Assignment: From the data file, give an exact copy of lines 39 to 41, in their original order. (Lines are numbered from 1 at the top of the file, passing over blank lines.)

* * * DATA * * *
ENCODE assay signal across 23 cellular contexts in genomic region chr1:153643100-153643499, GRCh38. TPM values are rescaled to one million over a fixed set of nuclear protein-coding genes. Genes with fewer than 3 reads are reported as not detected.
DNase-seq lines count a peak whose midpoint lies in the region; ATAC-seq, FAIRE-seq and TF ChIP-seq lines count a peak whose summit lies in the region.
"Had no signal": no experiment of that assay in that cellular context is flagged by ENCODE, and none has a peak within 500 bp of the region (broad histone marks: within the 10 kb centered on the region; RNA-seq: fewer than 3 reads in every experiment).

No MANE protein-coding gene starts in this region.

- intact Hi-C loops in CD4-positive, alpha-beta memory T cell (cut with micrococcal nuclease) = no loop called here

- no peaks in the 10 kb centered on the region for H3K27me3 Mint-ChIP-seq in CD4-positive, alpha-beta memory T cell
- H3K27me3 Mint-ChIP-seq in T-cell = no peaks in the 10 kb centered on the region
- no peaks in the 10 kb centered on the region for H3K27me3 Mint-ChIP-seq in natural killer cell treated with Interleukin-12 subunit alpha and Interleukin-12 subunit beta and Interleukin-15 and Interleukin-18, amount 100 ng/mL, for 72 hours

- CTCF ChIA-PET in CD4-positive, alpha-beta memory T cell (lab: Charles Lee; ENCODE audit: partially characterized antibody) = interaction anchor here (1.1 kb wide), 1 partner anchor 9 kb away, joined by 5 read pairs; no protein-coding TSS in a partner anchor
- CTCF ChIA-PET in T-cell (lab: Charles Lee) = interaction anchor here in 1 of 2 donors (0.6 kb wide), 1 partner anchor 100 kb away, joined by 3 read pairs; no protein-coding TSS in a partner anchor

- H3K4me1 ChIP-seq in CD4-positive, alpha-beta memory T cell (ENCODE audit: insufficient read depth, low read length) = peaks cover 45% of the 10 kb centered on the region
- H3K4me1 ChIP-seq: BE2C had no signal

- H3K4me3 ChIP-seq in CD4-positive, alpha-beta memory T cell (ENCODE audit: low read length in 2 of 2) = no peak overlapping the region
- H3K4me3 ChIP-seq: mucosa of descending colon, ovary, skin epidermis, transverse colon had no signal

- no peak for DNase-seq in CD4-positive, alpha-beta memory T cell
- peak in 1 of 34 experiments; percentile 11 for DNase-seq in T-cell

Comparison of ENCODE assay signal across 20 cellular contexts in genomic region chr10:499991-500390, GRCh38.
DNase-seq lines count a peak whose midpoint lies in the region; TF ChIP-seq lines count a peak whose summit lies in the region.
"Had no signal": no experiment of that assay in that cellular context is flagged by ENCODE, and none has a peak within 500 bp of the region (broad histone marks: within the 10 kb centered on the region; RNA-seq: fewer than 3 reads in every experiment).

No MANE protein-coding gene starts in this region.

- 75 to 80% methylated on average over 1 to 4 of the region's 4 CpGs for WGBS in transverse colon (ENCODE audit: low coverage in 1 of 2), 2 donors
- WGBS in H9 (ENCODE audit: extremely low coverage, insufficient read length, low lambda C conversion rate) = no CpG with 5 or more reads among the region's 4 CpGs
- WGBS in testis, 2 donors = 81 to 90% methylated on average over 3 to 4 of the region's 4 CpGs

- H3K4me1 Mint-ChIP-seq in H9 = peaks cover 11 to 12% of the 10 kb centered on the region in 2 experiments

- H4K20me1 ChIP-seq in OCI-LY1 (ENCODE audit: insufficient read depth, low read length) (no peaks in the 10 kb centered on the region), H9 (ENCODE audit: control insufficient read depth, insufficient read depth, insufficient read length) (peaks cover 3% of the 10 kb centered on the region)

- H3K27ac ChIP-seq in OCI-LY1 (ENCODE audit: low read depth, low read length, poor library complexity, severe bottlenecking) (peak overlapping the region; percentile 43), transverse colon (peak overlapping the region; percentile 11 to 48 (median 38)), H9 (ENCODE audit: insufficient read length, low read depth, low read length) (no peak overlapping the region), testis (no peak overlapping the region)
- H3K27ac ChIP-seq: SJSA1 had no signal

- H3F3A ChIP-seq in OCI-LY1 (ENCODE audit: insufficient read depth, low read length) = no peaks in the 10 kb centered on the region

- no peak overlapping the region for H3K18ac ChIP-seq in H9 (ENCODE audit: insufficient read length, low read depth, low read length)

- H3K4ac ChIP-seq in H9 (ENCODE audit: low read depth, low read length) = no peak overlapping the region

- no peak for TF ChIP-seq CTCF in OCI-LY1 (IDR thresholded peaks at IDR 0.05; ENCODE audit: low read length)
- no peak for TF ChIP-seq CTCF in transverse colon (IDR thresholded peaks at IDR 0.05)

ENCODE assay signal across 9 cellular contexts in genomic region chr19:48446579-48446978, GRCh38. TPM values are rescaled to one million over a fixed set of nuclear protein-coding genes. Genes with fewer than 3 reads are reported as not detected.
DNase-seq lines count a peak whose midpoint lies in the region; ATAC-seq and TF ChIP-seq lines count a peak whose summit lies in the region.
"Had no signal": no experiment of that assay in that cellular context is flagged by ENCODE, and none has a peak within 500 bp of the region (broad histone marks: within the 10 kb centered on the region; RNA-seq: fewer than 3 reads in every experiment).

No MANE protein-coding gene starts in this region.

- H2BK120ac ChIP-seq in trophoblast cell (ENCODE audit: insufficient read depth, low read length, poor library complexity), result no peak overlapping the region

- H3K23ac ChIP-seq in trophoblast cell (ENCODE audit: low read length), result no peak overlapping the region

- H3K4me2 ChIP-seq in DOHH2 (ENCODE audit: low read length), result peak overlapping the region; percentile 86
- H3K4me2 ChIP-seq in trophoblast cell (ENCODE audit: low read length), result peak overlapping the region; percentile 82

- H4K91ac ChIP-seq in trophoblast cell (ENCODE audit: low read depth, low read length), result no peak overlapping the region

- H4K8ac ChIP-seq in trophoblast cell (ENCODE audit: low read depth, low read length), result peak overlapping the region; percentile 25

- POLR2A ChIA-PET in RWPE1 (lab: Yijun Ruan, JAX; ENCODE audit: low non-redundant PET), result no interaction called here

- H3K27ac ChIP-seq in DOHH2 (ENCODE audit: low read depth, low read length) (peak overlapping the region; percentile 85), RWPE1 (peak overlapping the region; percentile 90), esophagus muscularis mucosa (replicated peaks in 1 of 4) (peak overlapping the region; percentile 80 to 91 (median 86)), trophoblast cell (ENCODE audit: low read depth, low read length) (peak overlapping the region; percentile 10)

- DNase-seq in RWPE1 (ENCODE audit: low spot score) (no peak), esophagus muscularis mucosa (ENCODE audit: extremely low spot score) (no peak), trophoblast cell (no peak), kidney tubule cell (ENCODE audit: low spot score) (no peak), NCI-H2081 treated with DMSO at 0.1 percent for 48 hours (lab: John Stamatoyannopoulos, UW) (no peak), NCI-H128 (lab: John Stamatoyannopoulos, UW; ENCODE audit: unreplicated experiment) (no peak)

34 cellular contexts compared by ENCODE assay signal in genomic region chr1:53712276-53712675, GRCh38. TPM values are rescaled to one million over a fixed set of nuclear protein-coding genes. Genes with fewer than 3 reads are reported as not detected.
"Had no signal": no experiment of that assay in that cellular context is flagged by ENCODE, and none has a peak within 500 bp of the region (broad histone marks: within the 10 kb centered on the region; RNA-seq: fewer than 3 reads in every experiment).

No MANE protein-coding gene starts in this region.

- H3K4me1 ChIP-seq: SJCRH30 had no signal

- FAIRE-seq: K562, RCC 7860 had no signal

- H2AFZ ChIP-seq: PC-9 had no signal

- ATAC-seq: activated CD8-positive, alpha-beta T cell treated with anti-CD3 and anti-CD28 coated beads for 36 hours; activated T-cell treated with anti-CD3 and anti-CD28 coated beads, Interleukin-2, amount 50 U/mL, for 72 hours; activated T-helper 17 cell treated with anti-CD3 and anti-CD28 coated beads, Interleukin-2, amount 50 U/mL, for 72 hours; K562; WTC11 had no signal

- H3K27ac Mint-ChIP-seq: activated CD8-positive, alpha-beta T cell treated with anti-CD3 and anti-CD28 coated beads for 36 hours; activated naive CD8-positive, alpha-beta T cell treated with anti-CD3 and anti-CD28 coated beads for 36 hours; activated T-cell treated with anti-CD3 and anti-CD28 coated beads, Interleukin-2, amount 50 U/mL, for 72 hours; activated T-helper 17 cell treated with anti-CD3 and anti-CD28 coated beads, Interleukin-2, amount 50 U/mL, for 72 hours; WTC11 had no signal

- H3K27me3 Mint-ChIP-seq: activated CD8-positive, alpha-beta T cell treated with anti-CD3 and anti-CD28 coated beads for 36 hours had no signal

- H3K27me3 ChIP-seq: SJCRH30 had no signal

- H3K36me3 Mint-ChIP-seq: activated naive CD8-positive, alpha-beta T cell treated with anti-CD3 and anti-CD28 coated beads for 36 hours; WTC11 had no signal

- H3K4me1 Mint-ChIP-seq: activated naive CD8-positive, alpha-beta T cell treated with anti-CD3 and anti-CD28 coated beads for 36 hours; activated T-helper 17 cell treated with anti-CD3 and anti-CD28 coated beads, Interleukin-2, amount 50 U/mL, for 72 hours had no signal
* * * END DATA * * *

- H3K4me2 ChIP-seq in DOHH2 (ENCODE audit: low read length), result peak overlapping the region; percentile 86
- H3K4me2 ChIP-seq in trophoblast cell (ENCODE audit: low read length), result peak overlapping the region; percentile 82

- H4K91ac ChIP-seq in trophoblast cell (ENCODE audit: low read depth, low read length), result no peak overlapping the region